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8 years ago

I completely agree with this post Daniel! Here is my question. How do you connect your Apple EarPods to your headphone out on the mixer? Or do you? for some reason my 1/4″ to 1/8″ jack doesn’t seem to like the TRRS connector on the EarPods making the connection not as clean as I would like. Suggestions?

8 years ago

I have used those same Sony headphones for years in both my studio and remote recording rig. Excellent set of “cans.”

8 years ago

No headphones via ANY of the 2GuysTalking Network-created stuff. We’ve been without headphones and continue both in studio and remotely for 10 years. The tether to traditional radio AND, that it literally becomes a conversation that happens to be captured really is a breed apart. Even the Podcast Bug (an on-location remote recording platform/studio, fashioned from a 1974 Custom Superbeetle) is all capped headphoneless.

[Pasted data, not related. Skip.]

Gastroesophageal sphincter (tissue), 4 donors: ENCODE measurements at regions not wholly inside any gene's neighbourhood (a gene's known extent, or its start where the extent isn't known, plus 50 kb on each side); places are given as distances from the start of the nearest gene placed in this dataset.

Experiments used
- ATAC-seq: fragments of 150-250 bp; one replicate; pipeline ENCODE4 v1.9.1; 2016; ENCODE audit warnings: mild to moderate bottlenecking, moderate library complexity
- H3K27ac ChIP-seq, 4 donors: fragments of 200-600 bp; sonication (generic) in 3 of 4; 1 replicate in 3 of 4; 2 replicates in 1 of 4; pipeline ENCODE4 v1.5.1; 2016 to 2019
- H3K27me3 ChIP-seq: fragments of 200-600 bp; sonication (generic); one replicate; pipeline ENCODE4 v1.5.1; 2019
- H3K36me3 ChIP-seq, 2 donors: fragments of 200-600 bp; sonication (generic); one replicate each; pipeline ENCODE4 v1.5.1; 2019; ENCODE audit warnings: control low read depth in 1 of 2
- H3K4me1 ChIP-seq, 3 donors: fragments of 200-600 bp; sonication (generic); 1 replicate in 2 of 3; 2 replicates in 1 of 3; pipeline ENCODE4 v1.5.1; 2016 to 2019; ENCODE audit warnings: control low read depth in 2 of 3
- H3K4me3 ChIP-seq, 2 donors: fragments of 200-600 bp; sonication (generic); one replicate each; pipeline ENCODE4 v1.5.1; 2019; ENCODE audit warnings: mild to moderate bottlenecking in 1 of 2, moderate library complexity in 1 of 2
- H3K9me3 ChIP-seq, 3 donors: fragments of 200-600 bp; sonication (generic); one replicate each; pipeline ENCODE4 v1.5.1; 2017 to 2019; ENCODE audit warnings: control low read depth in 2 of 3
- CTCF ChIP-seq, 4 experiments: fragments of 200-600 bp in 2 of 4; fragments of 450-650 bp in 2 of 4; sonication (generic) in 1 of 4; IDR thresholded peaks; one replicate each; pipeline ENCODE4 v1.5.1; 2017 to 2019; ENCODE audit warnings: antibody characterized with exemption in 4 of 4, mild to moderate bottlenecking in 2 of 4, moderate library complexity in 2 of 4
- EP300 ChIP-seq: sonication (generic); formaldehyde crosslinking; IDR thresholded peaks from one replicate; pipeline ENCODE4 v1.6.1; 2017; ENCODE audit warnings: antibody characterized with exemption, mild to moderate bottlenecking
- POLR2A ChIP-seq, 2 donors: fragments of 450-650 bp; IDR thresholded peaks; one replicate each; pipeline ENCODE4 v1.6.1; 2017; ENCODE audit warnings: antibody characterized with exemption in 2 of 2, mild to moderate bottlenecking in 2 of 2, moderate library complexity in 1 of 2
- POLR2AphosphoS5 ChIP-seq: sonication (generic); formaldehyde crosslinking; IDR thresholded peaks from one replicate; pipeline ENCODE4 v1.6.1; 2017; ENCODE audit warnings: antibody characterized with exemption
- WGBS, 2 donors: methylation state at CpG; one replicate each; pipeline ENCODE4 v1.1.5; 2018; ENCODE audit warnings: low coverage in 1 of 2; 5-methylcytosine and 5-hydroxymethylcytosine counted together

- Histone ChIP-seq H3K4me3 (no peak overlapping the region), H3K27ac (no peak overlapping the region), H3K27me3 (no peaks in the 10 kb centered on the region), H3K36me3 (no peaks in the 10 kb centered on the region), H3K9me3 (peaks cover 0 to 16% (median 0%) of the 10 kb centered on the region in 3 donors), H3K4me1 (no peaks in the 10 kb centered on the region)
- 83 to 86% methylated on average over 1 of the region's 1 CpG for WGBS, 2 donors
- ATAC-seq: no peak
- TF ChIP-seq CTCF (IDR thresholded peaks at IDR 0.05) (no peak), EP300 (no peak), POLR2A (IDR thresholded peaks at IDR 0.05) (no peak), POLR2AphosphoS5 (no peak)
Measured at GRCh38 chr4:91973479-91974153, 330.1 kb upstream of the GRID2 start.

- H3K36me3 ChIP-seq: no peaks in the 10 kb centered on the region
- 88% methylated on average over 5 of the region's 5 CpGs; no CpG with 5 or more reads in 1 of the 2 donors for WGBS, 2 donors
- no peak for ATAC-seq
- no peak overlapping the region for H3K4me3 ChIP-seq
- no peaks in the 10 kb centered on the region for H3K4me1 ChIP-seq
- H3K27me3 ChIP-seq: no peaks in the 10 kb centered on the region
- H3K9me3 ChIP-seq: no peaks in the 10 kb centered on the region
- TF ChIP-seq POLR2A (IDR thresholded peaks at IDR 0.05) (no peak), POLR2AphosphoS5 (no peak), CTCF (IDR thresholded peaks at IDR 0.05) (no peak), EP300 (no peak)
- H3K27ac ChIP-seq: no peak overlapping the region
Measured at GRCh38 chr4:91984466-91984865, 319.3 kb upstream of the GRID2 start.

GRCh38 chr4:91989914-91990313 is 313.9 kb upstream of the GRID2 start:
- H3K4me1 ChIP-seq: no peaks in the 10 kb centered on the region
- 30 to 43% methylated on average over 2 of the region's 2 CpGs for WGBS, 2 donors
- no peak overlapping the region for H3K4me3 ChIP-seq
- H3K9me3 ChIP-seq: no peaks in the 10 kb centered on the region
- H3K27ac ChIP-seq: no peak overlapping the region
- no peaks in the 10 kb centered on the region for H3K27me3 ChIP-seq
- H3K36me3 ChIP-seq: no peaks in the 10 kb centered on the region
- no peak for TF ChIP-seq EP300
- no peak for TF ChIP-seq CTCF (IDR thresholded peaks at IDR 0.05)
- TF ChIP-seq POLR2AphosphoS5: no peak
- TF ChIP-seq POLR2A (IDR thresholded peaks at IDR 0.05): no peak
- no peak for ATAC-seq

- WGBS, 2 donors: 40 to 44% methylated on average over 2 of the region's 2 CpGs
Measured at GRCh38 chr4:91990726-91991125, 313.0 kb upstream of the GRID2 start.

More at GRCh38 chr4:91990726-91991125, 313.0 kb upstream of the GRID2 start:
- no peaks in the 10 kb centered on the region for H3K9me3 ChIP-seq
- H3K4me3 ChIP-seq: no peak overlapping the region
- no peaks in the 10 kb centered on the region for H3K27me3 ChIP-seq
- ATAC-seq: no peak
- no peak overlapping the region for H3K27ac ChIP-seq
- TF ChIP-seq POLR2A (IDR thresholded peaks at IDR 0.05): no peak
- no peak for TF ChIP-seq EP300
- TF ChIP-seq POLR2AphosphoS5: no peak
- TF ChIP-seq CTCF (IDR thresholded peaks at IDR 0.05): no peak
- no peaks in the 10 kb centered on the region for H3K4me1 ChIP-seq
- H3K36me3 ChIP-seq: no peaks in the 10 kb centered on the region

Richard Farrar
8 years ago

I use my studio monitor headphones (Beyer Dynamic DT770 Pro) for both recording and editing with no problems or discomfort. I prefer to hear what’s actually going to “tape” whilst recording.

George Niebling
8 years ago

Thanks so much Daniel for taking my question! Since others have made identified specific products, and you made some specific suggestions regarding noise isolation I’d like to ask about the Bose Quiet Comfort series … specifically the QC-2 in-ear/bud style, as opposed to the over or on-ear “cans”

8 years ago

The newer apple ipod headphones have some sort of pre-amp or bass boost and I highly recommend you do not use them for any sort of thing relating to recording or editing music (possibly not even listening). I found that the bass boost dampens all other frequencies and gives you a horrible representation of what’s actually being transmitted. I don’t recommend any sort of apple product for recording either.

I have no idea if your apple EarPods are the same as mine which came with the iPod nano 7th gen, but if you like that large bass boost, who am I to judge?